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Analytic Hierarchy approach for transport project appraisal an application to Korea

Lee , Sang Min (1998) Analytic Hierarchy approach for transport project appraisal an application to Korea. PhD thesis, University of Leeds.

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Abstract

Transport evaluation methodology in Korea has remained largely unchanged even though the evolution of the transport planning process has changed in its nature and circumstances. The economic analysis has played an important role as a decision making method, and the Government has the leading role as a single decision maker. As a result, there are so many debates on most of transport investment projects by other interest groups and by the fact that other non-economic attributes are not properly considered in the evaluation process. Therefore, it is necessary to avoid this costly indecision and incomplete evaluation. As a result, the recent work has focused on improving public participation and evaluation methods utilising multiple criteria decision making methods which are able to reflect diverse interests of multiple actors involved in the project, environmental issues, socioeconomic concerns and public discontent in evaluation process, and to respond to the changed nature of transport planning. In this research, the analytic hierarchy approach which enables to combine the advantages in quantifying the tangible factors from CBA and in deriving weights of the factors from the AHP was attempted to evaluate the transport investment project in Korea as the methodology through reviewing and assessing many multiple criteria decision making methods. The case for application was chosen from the real project implemented by Korean government so as to compare the current evaluation method with the analytic hierarchy approach, one of multiple criteria decision making methods. The project is to develop a high speed rail network passing through/by a historic city with many cultural assets, so there are many conflicting debates between transport efficiency and cultural conservation among the stakeholders affected by this project, supplier, user and community. For the application and evaluation of the project, a model with five levels of hierarchical structure with three stakeholders, six objectives, seven elements and three alternatives was developed. A total of 615 respondents from transport experts, government officials and the general public answered the survey questionnaire to find out the degree of importance for each stakeholder's role on this project investment from transport experts, and a relative preference for each attribute as main factor from all stakeholders. With the evaluation process and results (including alternative ranking) from both methods, they were compared with each other. In addition to this, the applicability and suitability of the analytic hierarchy approach method for the evaluation of transport investment project in Korea were assessed by several assessment criteria. The analytic hierarchy approach (through its application) provided much wider scope than the current evaluation method. It showed a systematic framework for the evaluation in which all possible factors should be judged with the distribution of weights on all stakeholders incorporating qualitative and quantitative information. In addition, it showed the applicability of the analytic hierarchy approach to the transport project due to its ability to deal with complex problems with conflicting attributes and to elicit the preferences of many stakeholders affected by the project into the evaluation process. However, it also showed some drawbacks to be overcome such as a large amount of data and information requirement, inherent difficulty in survey implementation, difficulty in structuring a hierarchy, especially in checking the homogeneity.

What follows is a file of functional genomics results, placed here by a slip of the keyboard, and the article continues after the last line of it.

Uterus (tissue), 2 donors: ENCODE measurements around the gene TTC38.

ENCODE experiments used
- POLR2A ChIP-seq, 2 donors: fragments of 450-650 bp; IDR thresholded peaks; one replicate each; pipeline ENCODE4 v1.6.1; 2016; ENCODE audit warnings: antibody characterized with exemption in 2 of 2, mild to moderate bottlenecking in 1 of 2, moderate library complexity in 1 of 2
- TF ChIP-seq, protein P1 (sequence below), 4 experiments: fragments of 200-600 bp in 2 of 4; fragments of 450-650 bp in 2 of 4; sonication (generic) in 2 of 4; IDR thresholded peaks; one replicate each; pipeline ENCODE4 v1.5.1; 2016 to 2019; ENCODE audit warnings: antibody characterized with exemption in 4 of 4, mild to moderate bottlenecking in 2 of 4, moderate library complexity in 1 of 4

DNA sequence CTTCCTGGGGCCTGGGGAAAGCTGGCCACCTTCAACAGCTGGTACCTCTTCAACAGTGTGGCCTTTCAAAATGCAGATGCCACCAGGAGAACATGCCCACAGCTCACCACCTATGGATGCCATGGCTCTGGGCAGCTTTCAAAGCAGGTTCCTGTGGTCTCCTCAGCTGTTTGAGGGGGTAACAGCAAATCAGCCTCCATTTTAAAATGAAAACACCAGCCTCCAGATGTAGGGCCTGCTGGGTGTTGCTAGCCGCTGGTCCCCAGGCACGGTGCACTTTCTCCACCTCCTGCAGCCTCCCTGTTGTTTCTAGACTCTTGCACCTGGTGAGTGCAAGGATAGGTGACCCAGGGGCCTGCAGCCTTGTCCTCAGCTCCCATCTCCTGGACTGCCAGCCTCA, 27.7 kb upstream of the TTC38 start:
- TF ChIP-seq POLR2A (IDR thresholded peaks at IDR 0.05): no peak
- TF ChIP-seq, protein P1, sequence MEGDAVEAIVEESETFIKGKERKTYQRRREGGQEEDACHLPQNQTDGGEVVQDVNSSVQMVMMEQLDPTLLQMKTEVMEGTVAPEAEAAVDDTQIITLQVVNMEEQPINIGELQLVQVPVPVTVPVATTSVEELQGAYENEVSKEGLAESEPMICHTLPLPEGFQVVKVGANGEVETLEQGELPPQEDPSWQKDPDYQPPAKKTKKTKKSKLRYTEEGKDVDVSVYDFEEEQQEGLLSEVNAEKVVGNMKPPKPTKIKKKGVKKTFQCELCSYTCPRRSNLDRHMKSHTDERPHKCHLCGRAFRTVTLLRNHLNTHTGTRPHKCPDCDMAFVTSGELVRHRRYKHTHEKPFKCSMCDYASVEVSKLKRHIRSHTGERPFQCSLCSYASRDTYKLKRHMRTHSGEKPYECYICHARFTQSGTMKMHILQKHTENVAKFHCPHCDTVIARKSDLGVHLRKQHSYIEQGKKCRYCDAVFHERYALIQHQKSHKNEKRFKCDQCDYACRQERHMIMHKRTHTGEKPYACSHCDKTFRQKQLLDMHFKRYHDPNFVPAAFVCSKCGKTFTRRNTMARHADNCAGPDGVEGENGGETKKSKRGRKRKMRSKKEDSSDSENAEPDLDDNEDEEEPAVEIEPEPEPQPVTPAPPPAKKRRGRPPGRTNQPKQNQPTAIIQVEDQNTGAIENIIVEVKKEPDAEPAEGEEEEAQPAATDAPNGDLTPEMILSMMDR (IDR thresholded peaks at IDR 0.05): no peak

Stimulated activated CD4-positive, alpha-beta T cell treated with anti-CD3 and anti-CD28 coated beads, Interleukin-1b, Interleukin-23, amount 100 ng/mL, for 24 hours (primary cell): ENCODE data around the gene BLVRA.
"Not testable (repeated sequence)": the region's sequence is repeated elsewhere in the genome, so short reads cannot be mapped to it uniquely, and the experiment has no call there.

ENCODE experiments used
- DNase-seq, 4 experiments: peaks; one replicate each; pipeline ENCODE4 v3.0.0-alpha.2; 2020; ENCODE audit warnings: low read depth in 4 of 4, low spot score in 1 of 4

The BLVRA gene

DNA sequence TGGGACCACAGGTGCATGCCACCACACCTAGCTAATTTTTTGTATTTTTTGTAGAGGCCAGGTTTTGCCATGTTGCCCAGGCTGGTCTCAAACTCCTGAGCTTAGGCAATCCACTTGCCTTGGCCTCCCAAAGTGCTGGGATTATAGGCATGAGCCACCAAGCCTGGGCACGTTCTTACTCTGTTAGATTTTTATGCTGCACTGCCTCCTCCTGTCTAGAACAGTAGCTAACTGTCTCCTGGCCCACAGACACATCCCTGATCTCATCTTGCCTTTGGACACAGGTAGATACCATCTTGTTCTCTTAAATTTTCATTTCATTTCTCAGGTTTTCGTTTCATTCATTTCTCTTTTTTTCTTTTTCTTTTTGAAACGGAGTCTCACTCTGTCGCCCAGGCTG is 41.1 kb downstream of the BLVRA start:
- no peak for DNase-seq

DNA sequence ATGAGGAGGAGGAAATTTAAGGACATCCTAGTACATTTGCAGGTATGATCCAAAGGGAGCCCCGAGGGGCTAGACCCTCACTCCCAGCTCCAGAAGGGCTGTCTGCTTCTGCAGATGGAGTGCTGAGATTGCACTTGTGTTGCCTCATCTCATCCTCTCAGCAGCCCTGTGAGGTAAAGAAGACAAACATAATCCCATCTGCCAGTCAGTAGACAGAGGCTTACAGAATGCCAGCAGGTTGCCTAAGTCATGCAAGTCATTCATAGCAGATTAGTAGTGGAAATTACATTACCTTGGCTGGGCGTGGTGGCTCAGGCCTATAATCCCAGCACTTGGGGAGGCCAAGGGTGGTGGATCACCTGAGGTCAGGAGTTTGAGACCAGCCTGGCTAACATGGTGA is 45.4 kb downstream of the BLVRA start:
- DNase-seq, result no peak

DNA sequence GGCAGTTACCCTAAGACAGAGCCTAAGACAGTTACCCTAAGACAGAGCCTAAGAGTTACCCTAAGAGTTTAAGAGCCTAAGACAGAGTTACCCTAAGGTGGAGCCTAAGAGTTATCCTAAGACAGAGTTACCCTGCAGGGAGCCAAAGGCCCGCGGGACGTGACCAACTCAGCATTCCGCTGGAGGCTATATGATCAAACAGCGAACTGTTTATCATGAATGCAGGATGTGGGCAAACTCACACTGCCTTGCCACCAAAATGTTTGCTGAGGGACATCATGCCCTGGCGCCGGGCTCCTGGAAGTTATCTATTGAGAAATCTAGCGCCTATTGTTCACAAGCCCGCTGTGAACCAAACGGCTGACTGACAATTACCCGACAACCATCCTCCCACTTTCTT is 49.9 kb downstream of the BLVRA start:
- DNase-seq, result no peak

Item Type: Thesis (PhD)
Academic Units: The University of Leeds > Faculty of Environment (Leeds) > Institute of Transport Studies (Leeds)
Identification Number/EthosID: uk.bl.ethos.515607
Depositing User: Ethos Import
Date Deposited: 23 Jun 2010 14:11
Last Modified: 07 Mar 2014 11:21
URI: http://etheses.whiterose.ac.uk/id/eprint/927

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